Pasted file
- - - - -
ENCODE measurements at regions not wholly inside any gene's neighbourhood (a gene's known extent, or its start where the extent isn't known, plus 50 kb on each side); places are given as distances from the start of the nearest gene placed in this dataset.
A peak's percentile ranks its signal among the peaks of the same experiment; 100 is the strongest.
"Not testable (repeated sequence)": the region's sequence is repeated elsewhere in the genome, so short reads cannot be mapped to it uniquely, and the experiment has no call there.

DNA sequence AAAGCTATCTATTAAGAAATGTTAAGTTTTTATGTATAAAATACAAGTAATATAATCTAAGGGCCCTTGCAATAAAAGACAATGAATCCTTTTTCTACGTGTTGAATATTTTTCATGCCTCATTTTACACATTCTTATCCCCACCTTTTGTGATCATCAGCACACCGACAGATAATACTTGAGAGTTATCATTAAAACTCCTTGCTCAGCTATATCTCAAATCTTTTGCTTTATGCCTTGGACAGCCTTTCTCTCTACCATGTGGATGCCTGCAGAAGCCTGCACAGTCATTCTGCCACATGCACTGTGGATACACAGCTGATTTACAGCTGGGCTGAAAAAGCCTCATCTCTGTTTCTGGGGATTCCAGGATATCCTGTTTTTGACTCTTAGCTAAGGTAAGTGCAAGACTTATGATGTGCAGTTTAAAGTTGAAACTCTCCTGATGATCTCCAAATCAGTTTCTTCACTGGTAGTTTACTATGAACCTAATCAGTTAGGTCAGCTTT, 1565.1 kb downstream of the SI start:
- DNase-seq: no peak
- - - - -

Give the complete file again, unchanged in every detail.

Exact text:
ENCODE measurements at regions not wholly inside any gene's neighbourhood (a gene's known extent, or its start where the extent isn't known, plus 50 kb on each side); places are given as distances from the start of the nearest gene placed in this dataset.
A peak's percentile ranks its signal among the peaks of the same experiment; 100 is the strongest.
"Not testable (repeated sequence)": the region's sequence is repeated elsewhere in the genome, so short reads cannot be mapped to it uniquely, and the experiment has no call there.

DNA sequence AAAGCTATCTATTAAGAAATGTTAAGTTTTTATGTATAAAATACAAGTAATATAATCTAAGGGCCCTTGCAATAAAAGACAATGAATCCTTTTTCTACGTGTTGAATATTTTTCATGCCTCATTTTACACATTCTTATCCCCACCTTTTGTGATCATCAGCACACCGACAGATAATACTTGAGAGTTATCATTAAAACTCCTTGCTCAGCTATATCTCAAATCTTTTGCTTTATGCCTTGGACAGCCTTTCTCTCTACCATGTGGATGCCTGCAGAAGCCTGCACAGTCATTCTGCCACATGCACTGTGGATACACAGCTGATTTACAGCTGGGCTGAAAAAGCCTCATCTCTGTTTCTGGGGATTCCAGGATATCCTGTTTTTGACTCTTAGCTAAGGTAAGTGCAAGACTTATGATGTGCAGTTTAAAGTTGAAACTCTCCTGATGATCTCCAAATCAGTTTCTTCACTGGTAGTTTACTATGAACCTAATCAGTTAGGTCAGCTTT, 1565.1 kb downstream of the SI start:
- DNase-seq: no peak